Caring for the kids remains priority #1, but NEST Community Learning Center trying to meet changing needs for less fortunate Loveland school children
By Chuck Gibson
The program remains focused on the original mission: “to address academic and non-academic barriers that perpetuate the cycle of generational poverty in suburban communities”, but COVID-19 made learning challenges for some even more difficult. Founder and Executive Director of NEST, Evangeline (Van) DeVol and the organization recognize these additional stresses have put some kids further behind. The summer program was the springboard launching NEST in 2016 meeting the kids in their own community/neighborhood providing lunch (Nutrition), learning (Education) and play (Safety and Transformation). An excellent argument can be made that meeting those kids in a greenspace in their own community with a focus on feeding, playing and learning in a safe environment created the trust which built the foundation of success for the program. This summer NEST sees the need for a reconnection with familiar faces and connecting with new faces.
“Our at risk kids are further behind now than they ever, ever have been before,” said DeVol. “They didn’t do well online. Some did, some didn’t, the majority did not.”
DeVol explained the typical situation might find kids about 18 months behind, but with COVID, kids are now three years behind as an average. She attributes the loss to their home environment, not as a criticism of parents, but rather the circumstances leading to challenging living and learning conditions. The pandemic created circumstances which combined for less cognitive development in at risk children. NEST must now shift their focus to more of the teaching/learning aspect of the Summer Lunch, Learn & Play program.
“We knew we could not let another summer go by,” DeVol said. “We have put together, with our board, with our team, a lot of contingency plans. We did not know what the school would do. We knew we had to get back out there. We want it to be a very meaningful program.”
DeVol says they’re looking at it as starting all over again.
“We’re not going to make any assumptions,” she said. “It’s like the very first summer 2016.”
There is good reason to take the approach of starting over with new ownership/management of the housing communities like MacArthur Park and Westover Apartments where they serve in Loveland. As a result, new personnel are in place managing and maintaining the housing. That means establishing new relationships, learning new guidelines for serving the children and families residing in those communities. DeVol says things have changed at both communities in Loveland. There are more new families in need. Even the park where NEST has always had the summer program has been sold by the City of Loveland for development.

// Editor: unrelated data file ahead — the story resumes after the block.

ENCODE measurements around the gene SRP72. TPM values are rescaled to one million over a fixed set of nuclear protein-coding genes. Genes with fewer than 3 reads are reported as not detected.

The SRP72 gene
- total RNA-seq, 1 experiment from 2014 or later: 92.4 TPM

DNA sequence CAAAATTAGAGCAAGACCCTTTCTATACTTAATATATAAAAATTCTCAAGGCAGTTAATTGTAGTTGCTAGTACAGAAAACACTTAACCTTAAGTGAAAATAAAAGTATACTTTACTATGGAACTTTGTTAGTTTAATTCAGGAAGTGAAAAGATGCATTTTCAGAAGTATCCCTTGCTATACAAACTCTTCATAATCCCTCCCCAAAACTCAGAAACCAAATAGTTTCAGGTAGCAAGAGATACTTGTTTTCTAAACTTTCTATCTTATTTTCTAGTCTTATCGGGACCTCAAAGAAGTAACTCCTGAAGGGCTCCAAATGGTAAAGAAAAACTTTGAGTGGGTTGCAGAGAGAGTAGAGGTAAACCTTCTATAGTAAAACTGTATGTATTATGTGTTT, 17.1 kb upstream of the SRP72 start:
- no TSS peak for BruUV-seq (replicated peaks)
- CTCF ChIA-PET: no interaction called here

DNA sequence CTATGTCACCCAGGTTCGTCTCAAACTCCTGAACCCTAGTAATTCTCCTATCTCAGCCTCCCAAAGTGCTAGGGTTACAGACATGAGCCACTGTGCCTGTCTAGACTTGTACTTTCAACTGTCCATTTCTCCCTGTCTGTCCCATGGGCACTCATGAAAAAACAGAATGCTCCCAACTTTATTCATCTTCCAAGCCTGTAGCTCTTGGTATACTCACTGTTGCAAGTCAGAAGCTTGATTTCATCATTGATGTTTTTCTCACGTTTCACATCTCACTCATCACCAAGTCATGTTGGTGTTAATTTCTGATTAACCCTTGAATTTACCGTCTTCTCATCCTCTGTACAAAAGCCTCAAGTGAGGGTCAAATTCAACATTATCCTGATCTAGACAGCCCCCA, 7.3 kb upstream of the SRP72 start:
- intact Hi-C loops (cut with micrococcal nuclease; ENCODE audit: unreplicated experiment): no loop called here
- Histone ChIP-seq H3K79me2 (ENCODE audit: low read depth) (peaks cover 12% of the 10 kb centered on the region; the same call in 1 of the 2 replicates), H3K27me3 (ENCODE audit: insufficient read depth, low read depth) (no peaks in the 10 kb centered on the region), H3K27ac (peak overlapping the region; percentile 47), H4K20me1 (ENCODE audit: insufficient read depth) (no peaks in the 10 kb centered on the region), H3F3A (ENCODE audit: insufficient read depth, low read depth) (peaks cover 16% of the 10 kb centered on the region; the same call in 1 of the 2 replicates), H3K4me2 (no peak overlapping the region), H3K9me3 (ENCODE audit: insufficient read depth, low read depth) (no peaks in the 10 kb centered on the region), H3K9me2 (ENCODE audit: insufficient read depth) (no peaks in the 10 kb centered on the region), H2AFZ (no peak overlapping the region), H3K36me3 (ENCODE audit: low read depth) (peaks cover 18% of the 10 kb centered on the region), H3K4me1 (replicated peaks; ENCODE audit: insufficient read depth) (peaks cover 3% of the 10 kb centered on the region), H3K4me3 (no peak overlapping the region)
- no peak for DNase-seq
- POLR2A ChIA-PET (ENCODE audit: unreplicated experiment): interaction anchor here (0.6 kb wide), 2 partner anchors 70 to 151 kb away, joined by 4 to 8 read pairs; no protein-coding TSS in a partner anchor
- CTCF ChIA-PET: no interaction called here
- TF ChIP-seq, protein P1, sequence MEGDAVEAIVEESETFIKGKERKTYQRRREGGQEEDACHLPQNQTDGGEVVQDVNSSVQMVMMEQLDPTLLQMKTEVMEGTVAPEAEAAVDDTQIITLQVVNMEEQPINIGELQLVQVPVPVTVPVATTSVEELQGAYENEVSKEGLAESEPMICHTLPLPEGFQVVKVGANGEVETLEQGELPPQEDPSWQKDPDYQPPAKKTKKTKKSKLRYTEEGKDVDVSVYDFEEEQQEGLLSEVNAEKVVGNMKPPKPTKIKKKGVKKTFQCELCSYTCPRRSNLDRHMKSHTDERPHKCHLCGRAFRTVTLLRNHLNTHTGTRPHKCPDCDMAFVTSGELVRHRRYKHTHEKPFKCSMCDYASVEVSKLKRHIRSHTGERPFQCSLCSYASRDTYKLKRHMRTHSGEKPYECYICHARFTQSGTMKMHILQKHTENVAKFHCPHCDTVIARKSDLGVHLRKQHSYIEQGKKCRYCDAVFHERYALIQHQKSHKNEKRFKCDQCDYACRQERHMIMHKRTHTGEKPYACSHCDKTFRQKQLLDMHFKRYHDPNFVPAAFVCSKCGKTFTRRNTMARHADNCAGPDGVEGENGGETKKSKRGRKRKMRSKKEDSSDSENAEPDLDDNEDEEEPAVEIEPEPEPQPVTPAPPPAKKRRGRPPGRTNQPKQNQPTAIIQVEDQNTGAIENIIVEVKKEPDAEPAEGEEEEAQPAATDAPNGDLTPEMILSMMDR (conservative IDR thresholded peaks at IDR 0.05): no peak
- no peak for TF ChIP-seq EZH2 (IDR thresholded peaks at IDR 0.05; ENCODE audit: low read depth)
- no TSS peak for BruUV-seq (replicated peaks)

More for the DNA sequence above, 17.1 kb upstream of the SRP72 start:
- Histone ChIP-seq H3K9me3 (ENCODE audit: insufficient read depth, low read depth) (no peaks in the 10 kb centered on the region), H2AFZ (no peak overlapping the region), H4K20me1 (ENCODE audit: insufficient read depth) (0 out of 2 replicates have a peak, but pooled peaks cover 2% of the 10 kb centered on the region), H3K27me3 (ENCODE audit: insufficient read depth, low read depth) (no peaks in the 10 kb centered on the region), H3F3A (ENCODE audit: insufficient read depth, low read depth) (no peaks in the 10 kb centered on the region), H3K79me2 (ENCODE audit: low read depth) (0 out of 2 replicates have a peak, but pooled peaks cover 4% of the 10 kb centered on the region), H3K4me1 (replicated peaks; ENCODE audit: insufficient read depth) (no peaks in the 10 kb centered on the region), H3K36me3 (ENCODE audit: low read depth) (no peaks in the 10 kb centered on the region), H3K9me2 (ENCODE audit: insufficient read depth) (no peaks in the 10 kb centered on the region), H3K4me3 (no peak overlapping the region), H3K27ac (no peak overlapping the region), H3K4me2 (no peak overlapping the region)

“The kids don’t have that green space anymore,” said DeVol.
They have not broken ground yet which allows NEST to use it for now. She points out there have been a lot of changes. Familiar faces have been evicted, new families have moved in and it has all impacted the kids. It has been an 18-month long traumatic experience for the kids. The NEST team knows they have to be out there with the Summer Lunch, Learn & Play program – even if it does look a little different this year.
“We know we can’t not do this,” DeVol said. “If nothing else, socially we have to get out there. We have to build our relationships with all these new families. Now we’re doing some academic programs with them. We’re doing a ton of reading.”
Literacy will be their buzz word for the summer. Everything builds off literacy. At the same time, they’re going out to the kids feeding them just as they always have before, but doing it without knowing exactly what the program will look like this summer.
“We’re going to be there for eight weeks,” DeVol said. “I don’t blame anyone who would just rather get in a car and disappear for the summer, but these kids cannot afford it (to lose the learning time). If we can get them better positioned to start school than when they left school, then there’s our value right there.”
DeVol emphasized the need to meet the kids right where they are now more than ever. She says NEST is facing the challenge of finding enough volunteers to meet their program needs. It is not unlike businesses seeking employees to fill vacancies in the aftermath of the pandemic closures and reopening.
“We’re in touch with a lot of the churches here in Loveland and they’re going to help us,” said DeVol. “We still have some holes though.”
NEST NEEDS YOU! The call is out for volunteers. If you can help, or your group can help, please go online at: www.nestclc.org to learn how you can volunteer. Even if you can’t volunteer your time during the Summer Lunch, Learn & Play program, other volunteer opportunities exist. Your donations make a difference too. NEST stayed as connected as possible throughout the pandemic. The mission continues and it makes a difference for the kids who are most at risk in our community.
“We have tutors working, they’re available online to work one-on-one with the kids as long as the teachers tell us which puzzle piece they’re missing,” DeVol said. “The kids that stuck with us online did amazingly. We met that child exactly where they were and were able to work on whatever puzzle piece they needed most.”
CLICK HERE to visit NEST CLC online and learn more.